What is XBRL?  

XBRL - eXtensible Business Reporting Language 

XBRL is a standardized language used for transmitting and analyzing financial data. It is a royalty-free open data standard developed by the XBRL International consortium, a not-for-profit group of companies and agencies. It aims to simplify the exchange of information between different systems and organizations.  

XBRL is utilized in over 60 countries worldwide. As of February 2024, there are 216 XBRL implementations around the world, largely for regulatory and supervisory purposes. 

XBRL consists of two document types: 

  • “Taxonomies” can be thought of as a dictionary used to describe business information or, in technical terms, to define data concepts and the rules and relations between concepts. The “X” in XBRL stands for “eXtensible,” meaning that it is possible for a company, depending on the framework in which it operates, to extend a taxonomy so that it best reflects its own unique activity. 
  • “Instances” refer to business reports that include facts linked to a taxonomy and associated with a context that determines the identity of the declaring entity, as well as the date or period of each fact. XBRL instance documents come in various formats: XML, CSV or JSON. 
What are iXBRL and OIM?   

iXBRL - Inline XBRL  

iXBRL is part of the XBRL Standard, enabling a single document to provide both human-readable and structured, machine-readable data.  iXBRL is used by millions of companies around the world to prepare financial statements in a format that delivers the structured data that regulators and analysts require, while also allowing preparers to retain full control over the layout and presentation of their reports. 

In practical terms, an iXBRL report is a webpage (HTML or xHTML) that presents a business report whose declared facts are attached to a taxonomy through its code using tags. 

OIM – Open Information Model 

The OIM is a strategic initiative by XBRL International aimed at simplifying and modernizing important aspects of the XBRL Standard. This innovative approach provides new and simpler ways to work with XBRL data. It defines a model that represents the meaning of the XBRL Standard, without referencing syntax specifics. It then defines multiple interchangeable formats that can be added to over time. 

Today, three distinct formats are supported:  

  • XBRL-CSV to collect huge quantities of granular data 
  • XBRL-JSON to make XBRL data simpler to use 
  • XBRL-XML for traditional approaches 
Why is it important to use XBRL for financial regulatory reporting? 

XBRL plays a pivotal role in financial regulatory reporting by standardizing the data format, streamlining data exchange, enhancing data precision and transparency and enabling effective analysis of financial information.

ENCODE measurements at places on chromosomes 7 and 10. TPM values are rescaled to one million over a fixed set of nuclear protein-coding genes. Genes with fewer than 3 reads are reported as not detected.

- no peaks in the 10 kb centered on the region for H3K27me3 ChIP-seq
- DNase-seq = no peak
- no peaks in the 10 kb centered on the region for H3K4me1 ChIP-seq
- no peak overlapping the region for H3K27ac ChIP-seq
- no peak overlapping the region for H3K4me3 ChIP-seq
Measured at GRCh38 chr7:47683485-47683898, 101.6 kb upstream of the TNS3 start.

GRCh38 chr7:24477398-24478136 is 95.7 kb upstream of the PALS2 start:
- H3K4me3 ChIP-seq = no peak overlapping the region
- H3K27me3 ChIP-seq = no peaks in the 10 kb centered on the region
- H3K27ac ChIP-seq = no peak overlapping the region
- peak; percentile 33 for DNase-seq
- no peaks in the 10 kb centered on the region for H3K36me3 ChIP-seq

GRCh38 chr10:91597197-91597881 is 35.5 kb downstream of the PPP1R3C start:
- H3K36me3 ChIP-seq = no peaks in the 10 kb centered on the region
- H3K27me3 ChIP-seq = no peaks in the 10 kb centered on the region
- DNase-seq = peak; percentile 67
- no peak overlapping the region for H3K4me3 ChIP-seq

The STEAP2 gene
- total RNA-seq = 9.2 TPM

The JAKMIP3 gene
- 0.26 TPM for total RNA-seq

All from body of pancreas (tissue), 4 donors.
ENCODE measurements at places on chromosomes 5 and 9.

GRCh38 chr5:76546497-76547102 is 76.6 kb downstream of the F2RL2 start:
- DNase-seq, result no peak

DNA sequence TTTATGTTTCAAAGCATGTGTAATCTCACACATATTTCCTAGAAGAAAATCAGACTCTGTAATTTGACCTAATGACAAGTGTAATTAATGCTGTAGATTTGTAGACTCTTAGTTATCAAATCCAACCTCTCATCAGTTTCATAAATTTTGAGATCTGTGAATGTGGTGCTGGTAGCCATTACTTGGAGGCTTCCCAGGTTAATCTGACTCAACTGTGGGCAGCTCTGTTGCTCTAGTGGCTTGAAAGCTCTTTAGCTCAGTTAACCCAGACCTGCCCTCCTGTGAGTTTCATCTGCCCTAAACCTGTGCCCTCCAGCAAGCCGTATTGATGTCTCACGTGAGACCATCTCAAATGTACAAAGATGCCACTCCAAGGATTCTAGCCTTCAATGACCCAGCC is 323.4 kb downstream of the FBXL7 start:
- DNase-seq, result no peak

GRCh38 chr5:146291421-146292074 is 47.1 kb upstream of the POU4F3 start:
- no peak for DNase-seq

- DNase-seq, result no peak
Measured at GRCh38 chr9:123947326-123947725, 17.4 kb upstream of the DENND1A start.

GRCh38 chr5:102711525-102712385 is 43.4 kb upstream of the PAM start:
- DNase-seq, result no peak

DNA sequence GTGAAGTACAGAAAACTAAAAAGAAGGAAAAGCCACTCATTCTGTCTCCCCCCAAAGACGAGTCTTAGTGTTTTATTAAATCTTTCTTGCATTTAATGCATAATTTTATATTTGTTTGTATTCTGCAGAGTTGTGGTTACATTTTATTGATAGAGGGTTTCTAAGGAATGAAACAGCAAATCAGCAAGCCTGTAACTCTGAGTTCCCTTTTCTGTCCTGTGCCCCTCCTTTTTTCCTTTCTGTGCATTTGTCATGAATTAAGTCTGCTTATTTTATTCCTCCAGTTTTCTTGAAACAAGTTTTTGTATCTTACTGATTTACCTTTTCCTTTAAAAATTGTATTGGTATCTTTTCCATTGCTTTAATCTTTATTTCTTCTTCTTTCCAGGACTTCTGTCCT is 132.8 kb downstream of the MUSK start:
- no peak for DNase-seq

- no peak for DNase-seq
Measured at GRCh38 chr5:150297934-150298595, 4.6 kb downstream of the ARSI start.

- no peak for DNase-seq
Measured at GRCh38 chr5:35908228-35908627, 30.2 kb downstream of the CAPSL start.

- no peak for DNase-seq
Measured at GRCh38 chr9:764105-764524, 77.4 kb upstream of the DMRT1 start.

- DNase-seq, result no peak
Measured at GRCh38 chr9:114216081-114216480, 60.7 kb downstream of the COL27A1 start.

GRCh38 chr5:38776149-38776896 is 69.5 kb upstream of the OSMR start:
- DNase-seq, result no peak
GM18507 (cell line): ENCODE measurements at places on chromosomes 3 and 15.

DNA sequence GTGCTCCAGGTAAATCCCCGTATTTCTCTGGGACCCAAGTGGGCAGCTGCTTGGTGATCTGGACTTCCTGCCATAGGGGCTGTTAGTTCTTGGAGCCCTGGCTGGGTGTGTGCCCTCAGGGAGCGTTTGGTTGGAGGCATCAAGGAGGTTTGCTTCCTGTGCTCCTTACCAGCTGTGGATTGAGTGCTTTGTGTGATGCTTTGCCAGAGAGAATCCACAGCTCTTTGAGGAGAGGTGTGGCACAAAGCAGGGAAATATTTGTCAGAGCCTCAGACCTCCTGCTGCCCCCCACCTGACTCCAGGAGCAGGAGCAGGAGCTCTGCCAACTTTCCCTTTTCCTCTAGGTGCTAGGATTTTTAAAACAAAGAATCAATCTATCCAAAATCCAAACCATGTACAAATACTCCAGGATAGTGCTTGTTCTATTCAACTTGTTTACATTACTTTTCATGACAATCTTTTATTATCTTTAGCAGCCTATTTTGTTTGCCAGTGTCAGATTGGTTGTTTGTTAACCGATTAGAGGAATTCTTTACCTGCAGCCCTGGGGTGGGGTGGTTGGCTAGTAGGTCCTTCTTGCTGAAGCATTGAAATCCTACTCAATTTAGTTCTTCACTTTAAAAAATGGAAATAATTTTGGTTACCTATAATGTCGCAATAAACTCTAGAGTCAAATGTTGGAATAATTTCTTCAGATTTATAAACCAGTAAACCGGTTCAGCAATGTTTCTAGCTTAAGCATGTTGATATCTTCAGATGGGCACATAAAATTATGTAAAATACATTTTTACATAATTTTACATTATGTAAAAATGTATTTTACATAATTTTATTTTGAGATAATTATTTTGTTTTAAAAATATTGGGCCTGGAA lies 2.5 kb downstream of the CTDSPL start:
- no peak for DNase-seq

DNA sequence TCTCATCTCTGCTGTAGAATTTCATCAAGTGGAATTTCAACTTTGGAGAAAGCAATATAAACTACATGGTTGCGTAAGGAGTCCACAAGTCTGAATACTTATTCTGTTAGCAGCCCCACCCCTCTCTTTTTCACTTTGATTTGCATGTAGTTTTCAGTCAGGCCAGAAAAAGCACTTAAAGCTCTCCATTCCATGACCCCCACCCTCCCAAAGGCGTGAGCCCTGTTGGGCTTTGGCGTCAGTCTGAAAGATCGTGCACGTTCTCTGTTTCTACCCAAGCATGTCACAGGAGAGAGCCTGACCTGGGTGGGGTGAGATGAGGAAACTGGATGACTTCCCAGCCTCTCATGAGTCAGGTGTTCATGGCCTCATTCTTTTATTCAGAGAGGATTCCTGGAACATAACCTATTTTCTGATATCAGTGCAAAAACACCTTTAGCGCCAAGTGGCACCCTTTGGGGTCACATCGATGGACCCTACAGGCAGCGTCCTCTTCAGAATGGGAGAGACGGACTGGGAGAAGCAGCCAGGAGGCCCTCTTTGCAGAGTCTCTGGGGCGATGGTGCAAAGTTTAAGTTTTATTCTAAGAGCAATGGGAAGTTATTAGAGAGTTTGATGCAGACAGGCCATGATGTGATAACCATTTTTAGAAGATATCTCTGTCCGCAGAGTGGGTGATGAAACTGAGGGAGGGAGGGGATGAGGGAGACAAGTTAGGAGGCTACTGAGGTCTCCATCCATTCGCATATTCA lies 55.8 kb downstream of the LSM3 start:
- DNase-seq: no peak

• Improved reporting efficiency 

By converting data to XBRL at the point of capture, financial institutions can automate the entire reporting process, from data collection to report submission. Adopting a unified and open global data standard streamlines the consolidation of different (often Excel-based) reports from individual and/or siloed business units to centralized teams within the organization. It also enables firms to deploy flexible out-of-the-box software that can be applied to data immediately without customization, improving efficiency and reducing the overall cost, implementation time and maintenance burden. 

  • Increased data consistency and comparability 

In XBRL, items of data are tagged using a hierarchy of labels defined in a taxonomy. These labels can be in multiple languages, enabling the standard to be leveraged seamlessly across multiple jurisdictions. Data can be tagged multidimensionally, making it simple to filter information by a wide range of criteria. In addition, taxonomies contain coherency checks and rules regarding the treatment of data, so inconsistencies can be flagged at the point of input or conversion to XBRL. Data validation checks are embedded in the reporting templates, and any inconsistencies or anomalies can be identified before submission to the regulator.  

  • Enhanced transparency 

By providing machine-readable data, XBRL enhances the comparability and accessibility of financial information, making it easier to prepare reports at the level of data granularity required by regulators. 

XBRL and DPM 2.0 (DPM refit) 

The Data Point Model (DPM) is a methodology used by the European Banking Authority (EBA) to define, structure and organize data. It provides a clear and unambiguous definition of each datapoint required for reporting, ensuring consistency and comparability. The DPM is closely linked to XBRL as it contains the same information as that of XBRL taxonomies to represent datapoints in a machine-readable format. 

Since 2021, the EBA and European Insurance and Occupational Pensions Authority (EIOPA) have collaborated on a joint initiative known as DPM Refit, or DPM 2.0. By reviewing the DPM methodology, this initiative aims to enable a complete convergence in methods of defining and communicating regulatory reporting requirements. The co-evolution of the DPM and XBRL is facilitating more efficient and seamless reporting, while also supporting the collection of large volumes of more granular data.   

In addition, XBRL and DPM 2.0 are leading the charge to support the ECB's Integrated Reporting Framework (IReF) initiative, aimed at establishing a single harmonized reporting framework for all Eurosystem statistical reporting requirements. 

Regnology XBRL-certified solutions 

Regnology has successfully completed the XBRL certification tests for three of our solutions. Each one has proved its full compliance with industry standards. 

Below are details on the solutions and modules for which we are certified: 

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